but a mere notice which could be terminated, Again, it is contended that the plaintiff has and could not be deemed to continue after his been guilty of laches which, as a matter of death, when new rights intervened, and his law, would discharge the defendant as surety. liability fell on the shoulders of his executors. As we'have seen, the judgment was entered In that case it was further held that there on the 27th day of May, 1882, and an execu- were laches in not issuing the executions with tion against the property was issued on the due diligence after the death of the surety,

which operated to discharge his executors were defendants; (2) a notice of the pendfrom liability. See, also, same case, 84 N. ency of the action giled the same day pursuY. 222. It consequently appears to us that ant to 2 Rev. St. p. 174, § 43; (3) the joint and a question of fact was presented which should several answer of the defendants, verified have been submitted to the jury. For these January 28, 1837; (4) depositions taken in reasons the judgment is reversed, and a new the suit in November and December, 1837, trial ordered, with costs to abide event. before a master; (5) an order entered April

26, 1838, closing the proofs; (6) an order en(114 N. Y. 595)

tered May 25, 1844, substituting Charles HAYES V. NOURSE.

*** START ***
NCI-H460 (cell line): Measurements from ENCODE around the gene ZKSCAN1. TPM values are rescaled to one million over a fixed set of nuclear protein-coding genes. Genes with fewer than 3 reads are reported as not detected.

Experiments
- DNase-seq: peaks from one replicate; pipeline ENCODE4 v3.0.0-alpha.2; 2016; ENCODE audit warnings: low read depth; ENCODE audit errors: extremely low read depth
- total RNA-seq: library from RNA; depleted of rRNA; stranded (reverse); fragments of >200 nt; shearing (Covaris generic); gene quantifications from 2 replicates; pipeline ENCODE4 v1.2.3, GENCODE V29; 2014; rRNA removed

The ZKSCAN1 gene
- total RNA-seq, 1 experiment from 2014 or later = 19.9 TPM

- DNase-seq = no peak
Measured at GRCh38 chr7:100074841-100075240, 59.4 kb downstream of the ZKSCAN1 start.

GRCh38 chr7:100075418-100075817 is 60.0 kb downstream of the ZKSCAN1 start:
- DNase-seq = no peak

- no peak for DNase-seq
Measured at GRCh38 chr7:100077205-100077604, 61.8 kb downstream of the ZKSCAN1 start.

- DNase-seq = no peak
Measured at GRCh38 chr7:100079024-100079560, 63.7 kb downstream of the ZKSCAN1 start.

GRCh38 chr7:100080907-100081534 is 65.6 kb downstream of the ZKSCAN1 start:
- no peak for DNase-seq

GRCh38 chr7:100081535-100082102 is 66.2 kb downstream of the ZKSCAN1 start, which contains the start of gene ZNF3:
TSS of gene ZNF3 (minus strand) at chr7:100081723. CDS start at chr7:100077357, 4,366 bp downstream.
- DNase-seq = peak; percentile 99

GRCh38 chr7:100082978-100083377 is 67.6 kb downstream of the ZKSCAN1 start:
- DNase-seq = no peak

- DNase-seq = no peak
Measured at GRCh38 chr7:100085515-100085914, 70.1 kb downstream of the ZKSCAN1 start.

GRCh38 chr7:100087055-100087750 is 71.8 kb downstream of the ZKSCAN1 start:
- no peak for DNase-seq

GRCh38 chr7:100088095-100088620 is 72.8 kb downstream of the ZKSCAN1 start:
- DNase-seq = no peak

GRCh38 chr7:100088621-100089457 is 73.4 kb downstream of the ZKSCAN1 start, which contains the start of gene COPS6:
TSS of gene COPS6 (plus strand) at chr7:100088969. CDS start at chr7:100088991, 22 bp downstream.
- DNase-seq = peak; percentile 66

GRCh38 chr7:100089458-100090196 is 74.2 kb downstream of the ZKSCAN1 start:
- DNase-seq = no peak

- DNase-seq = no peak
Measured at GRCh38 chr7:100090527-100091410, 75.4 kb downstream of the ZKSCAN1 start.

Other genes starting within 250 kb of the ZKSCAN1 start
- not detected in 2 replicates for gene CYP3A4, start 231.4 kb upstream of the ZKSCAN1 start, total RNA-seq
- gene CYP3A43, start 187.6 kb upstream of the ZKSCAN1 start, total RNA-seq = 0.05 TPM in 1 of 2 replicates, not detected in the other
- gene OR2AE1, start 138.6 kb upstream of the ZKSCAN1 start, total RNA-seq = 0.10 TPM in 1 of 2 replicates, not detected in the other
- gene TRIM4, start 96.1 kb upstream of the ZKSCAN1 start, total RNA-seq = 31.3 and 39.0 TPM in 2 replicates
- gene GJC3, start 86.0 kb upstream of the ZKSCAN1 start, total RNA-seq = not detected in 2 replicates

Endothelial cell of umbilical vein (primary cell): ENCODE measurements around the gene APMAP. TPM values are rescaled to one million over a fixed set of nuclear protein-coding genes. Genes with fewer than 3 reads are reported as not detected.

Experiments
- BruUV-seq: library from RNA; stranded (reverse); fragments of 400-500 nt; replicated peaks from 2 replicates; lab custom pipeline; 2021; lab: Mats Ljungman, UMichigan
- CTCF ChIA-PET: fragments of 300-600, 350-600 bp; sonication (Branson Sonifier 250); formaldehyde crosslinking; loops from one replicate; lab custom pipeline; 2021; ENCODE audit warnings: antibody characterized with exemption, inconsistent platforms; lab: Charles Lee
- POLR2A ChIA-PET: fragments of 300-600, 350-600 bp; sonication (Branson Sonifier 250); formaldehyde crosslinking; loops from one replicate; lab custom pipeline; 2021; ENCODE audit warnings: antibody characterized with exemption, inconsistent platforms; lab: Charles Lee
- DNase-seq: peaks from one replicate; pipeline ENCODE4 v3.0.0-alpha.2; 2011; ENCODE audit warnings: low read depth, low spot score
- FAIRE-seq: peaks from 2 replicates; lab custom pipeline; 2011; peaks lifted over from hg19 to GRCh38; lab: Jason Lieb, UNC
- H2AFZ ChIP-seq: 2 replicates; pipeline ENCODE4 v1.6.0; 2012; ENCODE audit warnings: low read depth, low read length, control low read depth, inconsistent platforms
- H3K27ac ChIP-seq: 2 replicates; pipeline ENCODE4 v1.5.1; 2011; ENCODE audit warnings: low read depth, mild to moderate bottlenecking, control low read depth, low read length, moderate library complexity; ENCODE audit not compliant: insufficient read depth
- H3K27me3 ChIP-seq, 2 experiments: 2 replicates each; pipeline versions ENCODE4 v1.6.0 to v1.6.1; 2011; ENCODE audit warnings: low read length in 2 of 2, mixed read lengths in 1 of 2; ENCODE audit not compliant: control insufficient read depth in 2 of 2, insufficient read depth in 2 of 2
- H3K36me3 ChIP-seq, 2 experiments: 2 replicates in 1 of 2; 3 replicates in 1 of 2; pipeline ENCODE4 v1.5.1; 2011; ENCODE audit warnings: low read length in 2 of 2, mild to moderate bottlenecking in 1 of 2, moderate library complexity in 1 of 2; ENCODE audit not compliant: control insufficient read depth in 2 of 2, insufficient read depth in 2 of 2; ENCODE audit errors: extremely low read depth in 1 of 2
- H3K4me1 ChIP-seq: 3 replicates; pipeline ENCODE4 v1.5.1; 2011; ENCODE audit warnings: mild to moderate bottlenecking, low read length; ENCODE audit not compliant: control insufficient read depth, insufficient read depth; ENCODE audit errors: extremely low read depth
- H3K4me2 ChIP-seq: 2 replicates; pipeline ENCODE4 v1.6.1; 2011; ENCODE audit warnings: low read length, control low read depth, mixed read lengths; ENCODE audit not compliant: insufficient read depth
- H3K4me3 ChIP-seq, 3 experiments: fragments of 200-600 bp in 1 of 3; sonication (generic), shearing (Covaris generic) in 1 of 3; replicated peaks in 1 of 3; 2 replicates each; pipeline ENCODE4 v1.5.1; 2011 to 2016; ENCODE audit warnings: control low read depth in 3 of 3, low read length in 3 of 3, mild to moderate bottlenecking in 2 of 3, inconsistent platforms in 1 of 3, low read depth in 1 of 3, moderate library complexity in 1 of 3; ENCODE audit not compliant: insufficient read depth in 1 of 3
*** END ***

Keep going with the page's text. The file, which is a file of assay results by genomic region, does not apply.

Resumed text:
O'Connor as solicitor for the complainants.

It is alleged in the bill that August 13, (Court of Appeals of New York, Second Divis- 1819, Peter Kemble and Arthur McGeer (the ion. June 28, 1889.)

father of the complainants) mutually exeLis PENDENS-SPECIFIC PERFORMANCE.

cuted an executory contract by which Kemble Where a suit for specific performance, with statutory lis pendens, has lain dormant for over agreed to sell, and McGeer to purchase, the 40 years, the complainants therein and their priv- lots for $1,200, and that September 18, 1819, ies would be effectually barred from reviving it the vendee paid $100, and November 20, as against a bona fide purchaser having no act. 1819, $100, on the contract, entered into posual notice of such suit, and who purchased 16 years after the last move had been made therein; session, and in 1819 and in 1820 expended and hence such purchaser's title cannot be reject? $2,000 in erecting a dwelling, and making ed by his vendee because of such suit. BRADLEY other improvements; that to complete the and HAIGHT, JJ., dissenting.